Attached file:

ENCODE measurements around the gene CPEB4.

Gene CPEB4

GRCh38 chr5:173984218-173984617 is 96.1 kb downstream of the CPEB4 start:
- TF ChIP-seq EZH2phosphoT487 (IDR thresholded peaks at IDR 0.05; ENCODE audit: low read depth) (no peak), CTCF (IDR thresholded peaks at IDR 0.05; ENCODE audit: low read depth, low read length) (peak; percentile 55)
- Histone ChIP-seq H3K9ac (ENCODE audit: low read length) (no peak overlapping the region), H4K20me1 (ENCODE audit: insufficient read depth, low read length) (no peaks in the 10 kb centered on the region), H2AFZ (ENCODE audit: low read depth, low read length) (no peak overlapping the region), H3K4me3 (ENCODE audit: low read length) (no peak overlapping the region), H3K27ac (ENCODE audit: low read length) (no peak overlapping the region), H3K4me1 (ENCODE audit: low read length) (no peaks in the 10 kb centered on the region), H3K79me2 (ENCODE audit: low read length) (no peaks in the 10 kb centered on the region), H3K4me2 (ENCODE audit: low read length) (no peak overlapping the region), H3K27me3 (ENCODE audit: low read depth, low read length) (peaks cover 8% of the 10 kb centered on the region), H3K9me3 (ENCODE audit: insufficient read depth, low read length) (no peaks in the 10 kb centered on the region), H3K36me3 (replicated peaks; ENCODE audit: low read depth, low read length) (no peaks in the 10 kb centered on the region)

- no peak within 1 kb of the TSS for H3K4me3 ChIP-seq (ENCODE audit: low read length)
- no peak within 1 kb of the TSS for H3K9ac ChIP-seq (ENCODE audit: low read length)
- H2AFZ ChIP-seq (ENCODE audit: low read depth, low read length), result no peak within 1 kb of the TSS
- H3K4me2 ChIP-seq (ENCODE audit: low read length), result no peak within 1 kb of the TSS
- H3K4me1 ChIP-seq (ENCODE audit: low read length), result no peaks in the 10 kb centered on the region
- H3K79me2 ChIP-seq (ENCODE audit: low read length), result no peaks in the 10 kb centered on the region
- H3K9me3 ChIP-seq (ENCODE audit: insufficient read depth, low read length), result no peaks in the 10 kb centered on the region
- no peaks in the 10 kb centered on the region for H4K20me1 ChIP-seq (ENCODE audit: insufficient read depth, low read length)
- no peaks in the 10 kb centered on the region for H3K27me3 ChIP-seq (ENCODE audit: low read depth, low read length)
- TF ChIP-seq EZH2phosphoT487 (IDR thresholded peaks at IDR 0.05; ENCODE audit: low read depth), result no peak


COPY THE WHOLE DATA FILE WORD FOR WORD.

ENCODE measurements around the gene CPEB4.

Gene CPEB4

GRCh38 chr5:173984218-173984617 is 96.1 kb downstream of the CPEB4 start:
- TF ChIP-seq EZH2phosphoT487 (IDR thresholded peaks at IDR 0.05; ENCODE audit: low read depth) (no peak), CTCF (IDR thresholded peaks at IDR 0.05; ENCODE audit: low read depth, low read length) (peak; percentile 55)
- Histone ChIP-seq H3K9ac (ENCODE audit: low read length) (no peak overlapping the region), H4K20me1 (ENCODE audit: insufficient read depth, low read length) (no peaks in the 10 kb centered on the region), H2AFZ (ENCODE audit: low read depth, low read length) (no peak overlapping the region), H3K4me3 (ENCODE audit: low read length) (no peak overlapping the region), H3K27ac (ENCODE audit: low read length) (no peak overlapping the region), H3K4me1 (ENCODE audit: low read length) (no peaks in the 10 kb centered on the region), H3K79me2 (ENCODE audit: low read length) (no peaks in the 10 kb centered on the region), H3K4me2 (ENCODE audit: low read length) (no peak overlapping the region), H3K27me3 (ENCODE audit: low read depth, low read length) (peaks cover 8% of the 10 kb centered on the region), H3K9me3 (ENCODE audit: insufficient read depth, low read length) (no peaks in the 10 kb centered on the region), H3K36me3 (replicated peaks; ENCODE audit: low read depth, low read length) (no peaks in the 10 kb centered on the region)

- no peak within 1 kb of the TSS for H3K4me3 ChIP-seq (ENCODE audit: low read length)
- no peak within 1 kb of the TSS for H3K9ac ChIP-seq (ENCODE audit: low read length)
- H2AFZ ChIP-seq (ENCODE audit: low read depth, low read length), result no peak within 1 kb of the TSS
- H3K4me2 ChIP-seq (ENCODE audit: low read length), result no peak within 1 kb of the TSS
- H3K4me1 ChIP-seq (ENCODE audit: low read length), result no peaks in the 10 kb centered on the region
- H3K79me2 ChIP-seq (ENCODE audit: low read length), result no peaks in the 10 kb centered on the region
- H3K9me3 ChIP-seq (ENCODE audit: insufficient read depth, low read length), result no peaks in the 10 kb centered on the region
- no peaks in the 10 kb centered on the region for H4K20me1 ChIP-seq (ENCODE audit: insufficient read depth, low read length)
- no peaks in the 10 kb centered on the region for H3K27me3 ChIP-seq (ENCODE audit: low read depth, low read length)
- TF ChIP-seq EZH2phosphoT487 (IDR thresholded peaks at IDR 0.05; ENCODE audit: low read depth), result no peak